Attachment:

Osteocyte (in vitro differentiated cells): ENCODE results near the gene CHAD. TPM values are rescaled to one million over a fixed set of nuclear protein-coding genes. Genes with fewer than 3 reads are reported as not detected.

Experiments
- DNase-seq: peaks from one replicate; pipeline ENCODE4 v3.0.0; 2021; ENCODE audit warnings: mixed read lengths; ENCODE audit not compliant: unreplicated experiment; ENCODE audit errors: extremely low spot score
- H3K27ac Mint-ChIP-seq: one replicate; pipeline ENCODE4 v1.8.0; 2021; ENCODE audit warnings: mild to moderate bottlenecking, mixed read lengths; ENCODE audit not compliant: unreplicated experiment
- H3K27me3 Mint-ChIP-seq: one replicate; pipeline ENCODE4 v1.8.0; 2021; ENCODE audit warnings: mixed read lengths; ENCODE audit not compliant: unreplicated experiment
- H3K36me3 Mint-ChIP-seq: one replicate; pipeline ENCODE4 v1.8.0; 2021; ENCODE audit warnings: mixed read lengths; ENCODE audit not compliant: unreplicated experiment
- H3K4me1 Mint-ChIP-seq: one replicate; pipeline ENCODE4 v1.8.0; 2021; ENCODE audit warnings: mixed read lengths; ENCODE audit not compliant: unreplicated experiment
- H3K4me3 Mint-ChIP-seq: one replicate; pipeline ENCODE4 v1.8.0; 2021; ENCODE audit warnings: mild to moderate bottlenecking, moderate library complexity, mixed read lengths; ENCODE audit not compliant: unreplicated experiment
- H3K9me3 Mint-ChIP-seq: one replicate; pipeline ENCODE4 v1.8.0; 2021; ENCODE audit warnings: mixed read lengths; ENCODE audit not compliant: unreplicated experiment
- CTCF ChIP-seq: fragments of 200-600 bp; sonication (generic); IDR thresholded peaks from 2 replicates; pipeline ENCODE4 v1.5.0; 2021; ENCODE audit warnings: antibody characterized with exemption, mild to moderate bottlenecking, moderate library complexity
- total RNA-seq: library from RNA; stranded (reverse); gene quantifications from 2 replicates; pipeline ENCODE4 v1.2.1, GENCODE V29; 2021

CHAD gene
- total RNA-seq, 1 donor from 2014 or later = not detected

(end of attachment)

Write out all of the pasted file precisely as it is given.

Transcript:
Osteocyte (in vitro differentiated cells): ENCODE results near the gene CHAD. TPM values are rescaled to one million over a fixed set of nuclear protein-coding genes. Genes with fewer than 3 reads are reported as not detected.

Experiments
- DNase-seq: peaks from one replicate; pipeline ENCODE4 v3.0.0; 2021; ENCODE audit warnings: mixed read lengths; ENCODE audit not compliant: unreplicated experiment; ENCODE audit errors: extremely low spot score
- H3K27ac Mint-ChIP-seq: one replicate; pipeline ENCODE4 v1.8.0; 2021; ENCODE audit warnings: mild to moderate bottlenecking, mixed read lengths; ENCODE audit not compliant: unreplicated experiment
- H3K27me3 Mint-ChIP-seq: one replicate; pipeline ENCODE4 v1.8.0; 2021; ENCODE audit warnings: mixed read lengths; ENCODE audit not compliant: unreplicated experiment
- H3K36me3 Mint-ChIP-seq: one replicate; pipeline ENCODE4 v1.8.0; 2021; ENCODE audit warnings: mixed read lengths; ENCODE audit not compliant: unreplicated experiment
- H3K4me1 Mint-ChIP-seq: one replicate; pipeline ENCODE4 v1.8.0; 2021; ENCODE audit warnings: mixed read lengths; ENCODE audit not compliant: unreplicated experiment
- H3K4me3 Mint-ChIP-seq: one replicate; pipeline ENCODE4 v1.8.0; 2021; ENCODE audit warnings: mild to moderate bottlenecking, moderate library complexity, mixed read lengths; ENCODE audit not compliant: unreplicated experiment
- H3K9me3 Mint-ChIP-seq: one replicate; pipeline ENCODE4 v1.8.0; 2021; ENCODE audit warnings: mixed read lengths; ENCODE audit not compliant: unreplicated experiment
- CTCF ChIP-seq: fragments of 200-600 bp; sonication (generic); IDR thresholded peaks from 2 replicates; pipeline ENCODE4 v1.5.0; 2021; ENCODE audit warnings: antibody characterized with exemption, mild to moderate bottlenecking, moderate library complexity
- total RNA-seq: library from RNA; stranded (reverse); gene quantifications from 2 replicates; pipeline ENCODE4 v1.2.1, GENCODE V29; 2021

CHAD gene
- total RNA-seq, 1 donor from 2014 or later = not detected